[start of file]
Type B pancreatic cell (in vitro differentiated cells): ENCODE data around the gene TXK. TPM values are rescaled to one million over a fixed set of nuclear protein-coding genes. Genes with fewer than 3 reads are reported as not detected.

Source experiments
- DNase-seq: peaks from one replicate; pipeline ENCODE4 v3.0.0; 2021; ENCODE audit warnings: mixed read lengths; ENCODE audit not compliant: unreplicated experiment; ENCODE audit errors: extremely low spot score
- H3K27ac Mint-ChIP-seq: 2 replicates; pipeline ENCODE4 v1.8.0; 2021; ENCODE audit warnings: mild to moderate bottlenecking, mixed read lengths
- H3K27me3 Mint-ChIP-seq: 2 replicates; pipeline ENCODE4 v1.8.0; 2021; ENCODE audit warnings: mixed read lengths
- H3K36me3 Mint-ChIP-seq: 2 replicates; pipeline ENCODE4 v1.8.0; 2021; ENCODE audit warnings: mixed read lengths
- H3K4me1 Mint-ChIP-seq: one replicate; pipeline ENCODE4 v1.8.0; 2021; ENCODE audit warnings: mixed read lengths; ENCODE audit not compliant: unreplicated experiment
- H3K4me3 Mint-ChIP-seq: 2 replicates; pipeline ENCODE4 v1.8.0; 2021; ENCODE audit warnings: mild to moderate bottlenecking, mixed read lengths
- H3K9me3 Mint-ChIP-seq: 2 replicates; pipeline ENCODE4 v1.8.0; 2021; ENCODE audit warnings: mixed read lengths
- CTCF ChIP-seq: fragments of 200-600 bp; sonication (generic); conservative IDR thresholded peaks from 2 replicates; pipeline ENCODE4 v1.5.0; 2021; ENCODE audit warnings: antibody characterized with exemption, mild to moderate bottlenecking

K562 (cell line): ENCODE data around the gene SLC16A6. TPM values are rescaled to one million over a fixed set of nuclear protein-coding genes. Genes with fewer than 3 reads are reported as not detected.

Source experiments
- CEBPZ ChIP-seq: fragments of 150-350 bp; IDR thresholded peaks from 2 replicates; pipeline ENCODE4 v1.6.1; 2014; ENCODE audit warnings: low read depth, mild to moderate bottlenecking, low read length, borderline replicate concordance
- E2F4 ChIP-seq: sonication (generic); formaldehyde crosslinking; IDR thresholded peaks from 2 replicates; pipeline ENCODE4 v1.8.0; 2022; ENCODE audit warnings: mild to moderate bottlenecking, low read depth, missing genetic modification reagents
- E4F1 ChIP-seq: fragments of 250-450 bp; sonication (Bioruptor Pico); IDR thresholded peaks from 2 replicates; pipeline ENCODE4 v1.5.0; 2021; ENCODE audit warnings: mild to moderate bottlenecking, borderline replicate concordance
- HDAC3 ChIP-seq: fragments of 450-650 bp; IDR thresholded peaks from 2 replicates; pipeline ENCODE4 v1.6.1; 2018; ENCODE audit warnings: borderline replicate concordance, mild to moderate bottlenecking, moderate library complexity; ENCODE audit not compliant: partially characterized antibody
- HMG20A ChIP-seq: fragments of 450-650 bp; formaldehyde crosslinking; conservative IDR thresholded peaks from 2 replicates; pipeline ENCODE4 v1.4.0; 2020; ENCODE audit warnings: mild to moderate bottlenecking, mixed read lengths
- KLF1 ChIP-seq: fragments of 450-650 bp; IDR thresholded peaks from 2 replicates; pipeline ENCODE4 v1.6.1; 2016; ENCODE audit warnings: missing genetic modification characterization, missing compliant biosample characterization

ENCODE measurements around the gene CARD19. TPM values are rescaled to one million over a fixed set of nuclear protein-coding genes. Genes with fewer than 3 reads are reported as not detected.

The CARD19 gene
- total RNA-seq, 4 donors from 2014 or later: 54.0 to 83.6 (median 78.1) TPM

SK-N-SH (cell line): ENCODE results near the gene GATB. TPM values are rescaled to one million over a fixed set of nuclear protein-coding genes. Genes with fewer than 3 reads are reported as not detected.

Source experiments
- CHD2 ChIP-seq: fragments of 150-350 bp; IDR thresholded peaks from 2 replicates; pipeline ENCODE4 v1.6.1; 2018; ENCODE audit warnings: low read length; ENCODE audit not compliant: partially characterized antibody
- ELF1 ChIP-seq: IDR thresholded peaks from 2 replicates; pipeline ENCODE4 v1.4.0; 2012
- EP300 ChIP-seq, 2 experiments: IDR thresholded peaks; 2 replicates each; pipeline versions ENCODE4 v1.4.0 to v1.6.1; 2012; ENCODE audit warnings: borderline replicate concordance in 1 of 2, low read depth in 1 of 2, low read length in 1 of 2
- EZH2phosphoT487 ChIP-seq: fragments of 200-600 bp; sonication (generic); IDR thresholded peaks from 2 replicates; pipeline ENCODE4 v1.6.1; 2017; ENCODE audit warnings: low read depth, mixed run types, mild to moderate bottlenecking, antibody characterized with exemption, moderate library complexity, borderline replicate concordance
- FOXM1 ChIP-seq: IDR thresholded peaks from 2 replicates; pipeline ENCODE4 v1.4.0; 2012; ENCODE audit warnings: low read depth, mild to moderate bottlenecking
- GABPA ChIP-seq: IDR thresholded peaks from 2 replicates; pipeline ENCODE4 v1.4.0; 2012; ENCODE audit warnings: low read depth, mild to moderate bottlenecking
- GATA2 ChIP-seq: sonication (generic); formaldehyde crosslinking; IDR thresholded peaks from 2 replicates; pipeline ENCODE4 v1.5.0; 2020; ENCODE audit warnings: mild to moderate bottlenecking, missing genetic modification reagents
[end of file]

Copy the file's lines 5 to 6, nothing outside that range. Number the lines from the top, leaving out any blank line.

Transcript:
- H3K27me3 Mint-ChIP-seq: 2 replicates; pipeline ENCODE4 v1.8.0; 2021; ENCODE audit warnings: mixed read lengths
- H3K36me3 Mint-ChIP-seq: 2 replicates; pipeline ENCODE4 v1.8.0; 2021; ENCODE audit warnings: mixed read lengths